“Three people were at work on a construction site. All were doing the same job, but when each was asked what the job was, the answers varied. Breaking rocks, the first replied. Earning my living, the second said. Helping to build a cathedral, said the third.” Peter Schultz
If a business wants to be effective in this (or any other) economy, the key is to make sure employees can be as productive as possible. This can be accomplished by helping employees feel valued and important, as well as helping them see the big picture.
Why should businesses help employees feel important?
An employee who feels valued and important is much more likely to come to the job with pride and do the work as well as humanly possible.
For example: A group of managers were taking a tour of an assembly line for a pen manufacturer. They asked each person along the line to explain their responsibilities. Then they came to a woman who had the very obvious task of buffing the clips and placing them on the pens. Since they knew that she had seen them talk with everyone else, they asked her what she did. They fully expected her to simply tell them that she put the clips on the pens.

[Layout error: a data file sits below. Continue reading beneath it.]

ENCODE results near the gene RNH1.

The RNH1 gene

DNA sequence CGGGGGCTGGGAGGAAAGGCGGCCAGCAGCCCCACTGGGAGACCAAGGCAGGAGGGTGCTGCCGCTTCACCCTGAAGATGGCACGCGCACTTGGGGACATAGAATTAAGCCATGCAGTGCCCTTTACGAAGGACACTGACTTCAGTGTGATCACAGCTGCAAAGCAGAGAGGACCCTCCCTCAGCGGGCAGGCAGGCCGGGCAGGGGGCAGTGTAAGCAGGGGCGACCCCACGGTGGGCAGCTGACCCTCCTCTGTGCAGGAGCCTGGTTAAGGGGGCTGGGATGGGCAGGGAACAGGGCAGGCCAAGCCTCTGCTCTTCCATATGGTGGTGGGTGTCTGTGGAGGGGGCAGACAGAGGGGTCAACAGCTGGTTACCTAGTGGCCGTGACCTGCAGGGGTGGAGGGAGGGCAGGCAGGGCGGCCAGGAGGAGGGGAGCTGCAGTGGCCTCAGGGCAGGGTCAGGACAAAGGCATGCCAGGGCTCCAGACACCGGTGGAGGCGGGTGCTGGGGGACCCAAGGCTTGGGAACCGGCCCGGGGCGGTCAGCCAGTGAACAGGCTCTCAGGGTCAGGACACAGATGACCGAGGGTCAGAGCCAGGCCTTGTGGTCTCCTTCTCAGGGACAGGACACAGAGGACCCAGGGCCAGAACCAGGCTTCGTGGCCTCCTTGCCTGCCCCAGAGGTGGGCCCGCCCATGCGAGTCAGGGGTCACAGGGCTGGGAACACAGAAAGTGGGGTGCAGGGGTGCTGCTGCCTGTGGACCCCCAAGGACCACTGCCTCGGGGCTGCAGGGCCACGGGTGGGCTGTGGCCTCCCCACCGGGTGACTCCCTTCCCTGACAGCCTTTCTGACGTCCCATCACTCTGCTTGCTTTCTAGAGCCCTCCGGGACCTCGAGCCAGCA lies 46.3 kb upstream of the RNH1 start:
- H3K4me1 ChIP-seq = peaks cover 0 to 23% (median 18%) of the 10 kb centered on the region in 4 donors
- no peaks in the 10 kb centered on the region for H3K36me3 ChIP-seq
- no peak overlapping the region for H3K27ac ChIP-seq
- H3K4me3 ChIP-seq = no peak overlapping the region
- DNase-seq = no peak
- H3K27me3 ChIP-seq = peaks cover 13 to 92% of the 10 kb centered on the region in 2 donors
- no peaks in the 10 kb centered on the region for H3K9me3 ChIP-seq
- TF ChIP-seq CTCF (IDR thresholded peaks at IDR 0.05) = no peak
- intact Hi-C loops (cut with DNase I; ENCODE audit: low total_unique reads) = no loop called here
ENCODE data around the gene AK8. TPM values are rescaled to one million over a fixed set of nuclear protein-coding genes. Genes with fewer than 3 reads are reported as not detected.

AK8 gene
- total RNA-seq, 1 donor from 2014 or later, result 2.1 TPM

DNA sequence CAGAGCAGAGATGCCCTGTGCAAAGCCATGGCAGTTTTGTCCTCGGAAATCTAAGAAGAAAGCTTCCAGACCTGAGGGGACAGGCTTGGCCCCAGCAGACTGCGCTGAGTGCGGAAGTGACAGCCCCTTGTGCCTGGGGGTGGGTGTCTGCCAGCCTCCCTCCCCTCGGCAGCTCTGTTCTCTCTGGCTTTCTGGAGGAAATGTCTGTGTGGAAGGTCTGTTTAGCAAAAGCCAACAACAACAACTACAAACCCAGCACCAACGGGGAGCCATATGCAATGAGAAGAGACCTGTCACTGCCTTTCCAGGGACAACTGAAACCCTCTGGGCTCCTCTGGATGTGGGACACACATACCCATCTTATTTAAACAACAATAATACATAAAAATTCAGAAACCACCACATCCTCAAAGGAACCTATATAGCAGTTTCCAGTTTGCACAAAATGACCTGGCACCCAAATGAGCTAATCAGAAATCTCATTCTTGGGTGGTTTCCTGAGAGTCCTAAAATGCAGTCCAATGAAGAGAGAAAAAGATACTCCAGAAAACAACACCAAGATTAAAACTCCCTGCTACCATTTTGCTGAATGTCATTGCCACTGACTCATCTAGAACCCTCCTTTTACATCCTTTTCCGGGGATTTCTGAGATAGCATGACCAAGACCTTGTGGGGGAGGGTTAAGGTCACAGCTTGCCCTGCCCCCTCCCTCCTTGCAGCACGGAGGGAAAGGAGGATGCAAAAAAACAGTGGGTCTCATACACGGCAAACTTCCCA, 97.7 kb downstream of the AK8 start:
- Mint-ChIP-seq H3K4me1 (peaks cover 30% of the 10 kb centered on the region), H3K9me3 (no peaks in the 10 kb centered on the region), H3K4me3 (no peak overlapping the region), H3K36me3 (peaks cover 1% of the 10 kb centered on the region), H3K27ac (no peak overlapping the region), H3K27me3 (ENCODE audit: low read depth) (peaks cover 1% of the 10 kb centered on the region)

However, what she said was this: “I am responsible for the image of our company. If the clip isn’t buffed so it shines and if it isn’t perfectly aligned on the pen, then the person who purchases our pen will have a rumpled lapel pocket- and that is not the image we want for our company.”
Someone in the company had taken the time to imbue this woman’s work with great dignity and importance. The additional benefit is that, if they need her to temporary assist with packaging the pens, she is going to be equally committed to doing a good job. Why? Because she doesn’t want her perfectly buffed and aligned clips to be scratched or jostled in transit.
Why is seeing the big picture essential to employee performance?
It has a huge positive impact on productivity and quality when employees understand the consequences of their performance.
For example: During a lead worker training program for an assembly plant that made anti-lock brakes for cars, the trainer determined that the participants never walked new hires down the entire line so that they could see the final product. They simply showed them what to do at their point in the assembly process.
When asked if they thought it might be a good idea to show new hires the final product, one woman strongly agreed. Her daughter and granddaughter had recently been in a car accident and the anti-lock brake saved their lives. The woman was awestruck that she might have helped to manufacture that anti-lock brake. She finally realized that what she did on the job could have life or death consequences. Clearly, this insight would give even the most mundane assembly job a sense of importance and purpose.
If we want employees to be productive, we need to dignify their jobs and help them see that their performance has a significant impact on the success of the organization.
May your learning be sweet.